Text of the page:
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Horace Fisher

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Name  Horace Fisher

Role  Cricket Player
Died  April 16, 1974, Middlestown, United Kingdom

Horace Fisher (3 August 1903 – 16 April 1974) was an English first-class cricketer, who played fifty two games for Yorkshire County Cricket Club between 1928 and 1936.

Born in Featherstone, Yorkshire, England, Fisher was a slow left arm bowler from Flockton Colliery, Wakefield, Yorkshire. He briefly challenged Hedley Verity for Wilfred Rhodes's vacated berth, but was soon overshadowed, and played only when Verity was on Test duties. He was a fine performer in his own right however, taking 93 wickets at 28.18. He was a useful batsman in the lower order, scoring 681 runs at an average of 15.47. He was awarded his Yorkshire cap in 1935.

He is notable as the first bowler to ever claim a hat trick of LBW victims, in the course of taking 5 for 12 against Somerset at Sheffield in August 1932. Umpire Alex Skelding, after dispatching Mandy Mitchell-Innes for five and then Bill Andrews first ball in the same manner, stared up the wicket at the new man Wally Luckes, when the third appeal was made. After a pregnant pause, he stated, "As God's my witness, that's out, too". In the same match, Fisher posted his highest ever first-class score in Yorkshire's only innings, an unbeaten 76, as Yorkshire ran out winners by an innings and 93. Earlier that week Fisher took six wickets for 11 runs, against Leicestershire at Bradford, which remained his best bowling return.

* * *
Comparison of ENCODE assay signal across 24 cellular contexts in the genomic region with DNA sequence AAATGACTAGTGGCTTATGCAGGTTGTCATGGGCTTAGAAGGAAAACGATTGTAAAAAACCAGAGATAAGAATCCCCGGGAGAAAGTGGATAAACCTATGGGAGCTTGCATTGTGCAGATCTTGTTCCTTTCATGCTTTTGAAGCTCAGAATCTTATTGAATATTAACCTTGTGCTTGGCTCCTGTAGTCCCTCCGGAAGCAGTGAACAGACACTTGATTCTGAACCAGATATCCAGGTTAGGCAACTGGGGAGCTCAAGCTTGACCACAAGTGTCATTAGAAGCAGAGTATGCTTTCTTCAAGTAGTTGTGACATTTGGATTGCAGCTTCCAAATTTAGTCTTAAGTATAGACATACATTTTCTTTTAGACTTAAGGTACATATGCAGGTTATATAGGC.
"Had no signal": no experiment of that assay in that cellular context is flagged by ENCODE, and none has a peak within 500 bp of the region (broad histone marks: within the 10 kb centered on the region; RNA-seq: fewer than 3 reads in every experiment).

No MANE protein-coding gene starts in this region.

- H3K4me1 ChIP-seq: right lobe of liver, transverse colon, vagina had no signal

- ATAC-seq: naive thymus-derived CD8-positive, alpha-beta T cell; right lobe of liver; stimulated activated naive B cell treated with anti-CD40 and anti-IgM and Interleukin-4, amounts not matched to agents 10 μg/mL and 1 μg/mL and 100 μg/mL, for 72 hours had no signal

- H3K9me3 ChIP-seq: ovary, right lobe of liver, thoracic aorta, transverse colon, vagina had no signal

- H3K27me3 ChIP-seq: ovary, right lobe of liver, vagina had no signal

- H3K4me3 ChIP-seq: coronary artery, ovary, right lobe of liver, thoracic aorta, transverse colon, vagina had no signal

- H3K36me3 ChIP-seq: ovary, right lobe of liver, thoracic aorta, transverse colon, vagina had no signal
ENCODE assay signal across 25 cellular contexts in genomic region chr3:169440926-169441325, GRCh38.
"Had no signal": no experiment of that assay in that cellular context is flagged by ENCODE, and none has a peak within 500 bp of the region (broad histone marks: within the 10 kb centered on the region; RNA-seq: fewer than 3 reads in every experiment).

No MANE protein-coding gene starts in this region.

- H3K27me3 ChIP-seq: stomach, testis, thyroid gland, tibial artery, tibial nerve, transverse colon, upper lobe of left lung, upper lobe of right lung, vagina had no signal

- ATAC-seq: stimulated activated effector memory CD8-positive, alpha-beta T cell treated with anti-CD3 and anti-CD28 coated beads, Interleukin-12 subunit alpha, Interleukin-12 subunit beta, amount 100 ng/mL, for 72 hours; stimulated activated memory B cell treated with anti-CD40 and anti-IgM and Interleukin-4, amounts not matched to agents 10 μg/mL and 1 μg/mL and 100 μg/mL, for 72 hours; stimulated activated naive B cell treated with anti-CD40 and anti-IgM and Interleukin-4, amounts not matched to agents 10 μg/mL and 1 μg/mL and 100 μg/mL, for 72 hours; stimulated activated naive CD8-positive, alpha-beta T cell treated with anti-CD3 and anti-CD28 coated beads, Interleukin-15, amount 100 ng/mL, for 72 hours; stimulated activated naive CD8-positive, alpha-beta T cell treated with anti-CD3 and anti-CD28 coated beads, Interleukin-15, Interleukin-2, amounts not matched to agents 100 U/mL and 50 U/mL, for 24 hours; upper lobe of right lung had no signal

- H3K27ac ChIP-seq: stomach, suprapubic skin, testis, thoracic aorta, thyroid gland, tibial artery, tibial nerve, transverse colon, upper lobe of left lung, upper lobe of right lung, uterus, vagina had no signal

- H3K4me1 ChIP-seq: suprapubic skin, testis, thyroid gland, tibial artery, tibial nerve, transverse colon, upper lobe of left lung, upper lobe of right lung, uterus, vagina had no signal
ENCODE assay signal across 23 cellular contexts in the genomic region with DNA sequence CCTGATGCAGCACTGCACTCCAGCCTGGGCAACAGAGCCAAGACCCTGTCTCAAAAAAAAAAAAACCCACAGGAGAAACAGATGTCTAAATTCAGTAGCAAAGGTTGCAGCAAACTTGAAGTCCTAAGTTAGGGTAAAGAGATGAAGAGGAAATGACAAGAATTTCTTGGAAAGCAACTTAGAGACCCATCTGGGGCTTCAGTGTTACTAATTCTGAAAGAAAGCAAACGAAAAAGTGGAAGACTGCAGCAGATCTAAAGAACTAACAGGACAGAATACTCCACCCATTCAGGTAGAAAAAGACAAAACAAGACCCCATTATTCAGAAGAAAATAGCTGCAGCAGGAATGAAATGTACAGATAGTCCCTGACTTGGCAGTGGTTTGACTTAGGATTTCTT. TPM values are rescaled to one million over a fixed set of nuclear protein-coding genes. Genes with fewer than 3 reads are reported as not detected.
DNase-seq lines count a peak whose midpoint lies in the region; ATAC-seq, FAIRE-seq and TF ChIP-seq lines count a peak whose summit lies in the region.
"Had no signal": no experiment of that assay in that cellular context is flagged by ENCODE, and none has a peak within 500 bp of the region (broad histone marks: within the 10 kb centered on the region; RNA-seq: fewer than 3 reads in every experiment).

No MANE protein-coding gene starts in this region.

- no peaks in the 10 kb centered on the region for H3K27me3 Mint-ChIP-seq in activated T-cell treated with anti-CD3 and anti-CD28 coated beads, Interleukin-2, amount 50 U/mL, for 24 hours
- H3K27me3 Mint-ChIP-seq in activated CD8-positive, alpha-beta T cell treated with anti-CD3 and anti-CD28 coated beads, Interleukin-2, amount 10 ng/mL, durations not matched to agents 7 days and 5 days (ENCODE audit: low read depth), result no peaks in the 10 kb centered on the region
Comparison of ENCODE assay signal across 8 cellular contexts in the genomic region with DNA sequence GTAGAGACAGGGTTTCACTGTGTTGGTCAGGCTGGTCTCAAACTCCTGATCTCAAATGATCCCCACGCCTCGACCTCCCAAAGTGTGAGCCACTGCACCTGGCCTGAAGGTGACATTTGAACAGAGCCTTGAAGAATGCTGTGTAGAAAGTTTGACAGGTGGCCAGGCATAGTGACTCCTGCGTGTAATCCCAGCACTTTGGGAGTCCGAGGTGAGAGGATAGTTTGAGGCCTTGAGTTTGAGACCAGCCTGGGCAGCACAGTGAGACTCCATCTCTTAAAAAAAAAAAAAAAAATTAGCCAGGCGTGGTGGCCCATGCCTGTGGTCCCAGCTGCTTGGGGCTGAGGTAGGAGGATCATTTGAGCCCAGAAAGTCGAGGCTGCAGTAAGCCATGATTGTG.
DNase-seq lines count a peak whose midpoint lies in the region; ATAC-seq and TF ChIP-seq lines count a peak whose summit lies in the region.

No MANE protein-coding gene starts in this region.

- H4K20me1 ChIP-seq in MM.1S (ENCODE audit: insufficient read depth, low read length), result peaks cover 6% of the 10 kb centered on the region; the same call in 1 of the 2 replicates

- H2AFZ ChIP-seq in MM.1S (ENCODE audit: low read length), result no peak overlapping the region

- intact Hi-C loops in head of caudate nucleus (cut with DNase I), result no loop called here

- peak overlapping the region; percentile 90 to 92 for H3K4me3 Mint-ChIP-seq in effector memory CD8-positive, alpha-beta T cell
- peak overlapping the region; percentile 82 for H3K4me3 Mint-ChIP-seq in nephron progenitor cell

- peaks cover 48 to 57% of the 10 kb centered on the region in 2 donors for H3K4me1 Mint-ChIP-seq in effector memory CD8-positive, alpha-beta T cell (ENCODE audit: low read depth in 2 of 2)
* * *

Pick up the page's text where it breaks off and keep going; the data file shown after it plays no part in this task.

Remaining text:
Fisher died in April 1974, in Middlestown, Horbury, Yorkshire, at the age of 70.

References

Horace Fisher Wikipedia


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